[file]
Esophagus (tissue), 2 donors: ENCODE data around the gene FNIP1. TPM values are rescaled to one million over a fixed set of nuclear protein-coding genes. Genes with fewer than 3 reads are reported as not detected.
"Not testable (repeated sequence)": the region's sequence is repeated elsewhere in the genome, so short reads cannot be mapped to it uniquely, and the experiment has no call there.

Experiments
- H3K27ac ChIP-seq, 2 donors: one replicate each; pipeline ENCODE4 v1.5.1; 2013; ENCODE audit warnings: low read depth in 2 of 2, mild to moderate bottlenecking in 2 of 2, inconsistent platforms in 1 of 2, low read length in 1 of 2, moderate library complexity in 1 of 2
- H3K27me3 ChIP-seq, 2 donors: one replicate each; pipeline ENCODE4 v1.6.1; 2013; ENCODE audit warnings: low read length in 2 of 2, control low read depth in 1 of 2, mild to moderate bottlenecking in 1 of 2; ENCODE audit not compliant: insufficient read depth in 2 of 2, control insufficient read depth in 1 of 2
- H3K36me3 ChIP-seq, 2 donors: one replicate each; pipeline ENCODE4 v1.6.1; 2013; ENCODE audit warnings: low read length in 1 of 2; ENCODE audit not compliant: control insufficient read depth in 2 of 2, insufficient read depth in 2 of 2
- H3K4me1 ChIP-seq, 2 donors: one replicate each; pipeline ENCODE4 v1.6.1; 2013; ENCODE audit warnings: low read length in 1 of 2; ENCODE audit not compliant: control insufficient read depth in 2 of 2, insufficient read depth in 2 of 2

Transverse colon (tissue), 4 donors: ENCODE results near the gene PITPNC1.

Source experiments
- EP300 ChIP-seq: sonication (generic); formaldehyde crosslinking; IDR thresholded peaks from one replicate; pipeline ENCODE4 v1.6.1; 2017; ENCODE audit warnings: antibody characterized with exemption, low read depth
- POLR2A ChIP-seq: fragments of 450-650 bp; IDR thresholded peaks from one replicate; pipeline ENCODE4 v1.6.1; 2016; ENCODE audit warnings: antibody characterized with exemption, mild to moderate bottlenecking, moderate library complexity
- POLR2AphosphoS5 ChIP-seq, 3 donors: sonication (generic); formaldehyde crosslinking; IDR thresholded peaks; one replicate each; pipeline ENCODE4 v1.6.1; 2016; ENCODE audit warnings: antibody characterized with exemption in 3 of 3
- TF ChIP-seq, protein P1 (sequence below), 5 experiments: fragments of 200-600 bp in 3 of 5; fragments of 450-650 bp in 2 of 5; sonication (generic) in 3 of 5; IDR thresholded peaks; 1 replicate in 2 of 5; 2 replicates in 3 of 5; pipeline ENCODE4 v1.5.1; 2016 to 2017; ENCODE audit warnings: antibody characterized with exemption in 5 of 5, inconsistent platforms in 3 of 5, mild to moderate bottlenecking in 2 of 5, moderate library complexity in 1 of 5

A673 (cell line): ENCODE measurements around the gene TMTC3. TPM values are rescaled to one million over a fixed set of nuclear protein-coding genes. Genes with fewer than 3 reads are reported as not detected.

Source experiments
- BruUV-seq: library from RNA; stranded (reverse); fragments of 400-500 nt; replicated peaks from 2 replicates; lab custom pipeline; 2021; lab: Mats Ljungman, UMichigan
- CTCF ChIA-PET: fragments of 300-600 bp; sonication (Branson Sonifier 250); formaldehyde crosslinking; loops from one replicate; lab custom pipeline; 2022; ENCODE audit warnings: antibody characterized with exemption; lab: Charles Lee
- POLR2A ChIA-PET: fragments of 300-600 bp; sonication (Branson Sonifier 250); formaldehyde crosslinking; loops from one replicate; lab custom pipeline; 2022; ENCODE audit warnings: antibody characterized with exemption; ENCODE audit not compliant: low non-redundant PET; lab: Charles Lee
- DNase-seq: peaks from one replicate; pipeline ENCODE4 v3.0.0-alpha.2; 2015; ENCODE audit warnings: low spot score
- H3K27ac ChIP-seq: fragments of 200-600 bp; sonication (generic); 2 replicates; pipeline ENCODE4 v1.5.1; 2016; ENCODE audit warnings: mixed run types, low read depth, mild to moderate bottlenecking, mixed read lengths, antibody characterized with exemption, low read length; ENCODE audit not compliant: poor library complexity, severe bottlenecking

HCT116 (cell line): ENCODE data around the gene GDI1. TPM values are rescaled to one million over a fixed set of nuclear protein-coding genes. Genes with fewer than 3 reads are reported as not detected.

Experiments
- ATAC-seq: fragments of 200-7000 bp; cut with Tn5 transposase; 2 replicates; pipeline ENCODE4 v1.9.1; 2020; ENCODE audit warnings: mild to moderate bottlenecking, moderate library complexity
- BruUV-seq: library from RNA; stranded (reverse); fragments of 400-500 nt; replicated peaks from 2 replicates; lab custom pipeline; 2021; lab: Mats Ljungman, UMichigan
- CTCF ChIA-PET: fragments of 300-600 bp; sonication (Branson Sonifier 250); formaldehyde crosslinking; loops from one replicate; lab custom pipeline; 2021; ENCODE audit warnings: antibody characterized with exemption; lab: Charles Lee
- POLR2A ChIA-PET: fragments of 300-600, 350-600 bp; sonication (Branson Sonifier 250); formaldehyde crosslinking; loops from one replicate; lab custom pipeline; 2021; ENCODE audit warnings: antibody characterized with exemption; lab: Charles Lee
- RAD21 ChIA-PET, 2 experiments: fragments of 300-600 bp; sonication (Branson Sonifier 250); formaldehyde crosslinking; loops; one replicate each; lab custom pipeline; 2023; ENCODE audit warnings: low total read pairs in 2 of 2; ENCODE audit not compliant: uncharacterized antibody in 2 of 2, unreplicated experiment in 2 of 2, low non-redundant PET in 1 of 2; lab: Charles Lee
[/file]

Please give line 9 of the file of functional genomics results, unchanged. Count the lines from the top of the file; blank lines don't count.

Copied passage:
Source experiments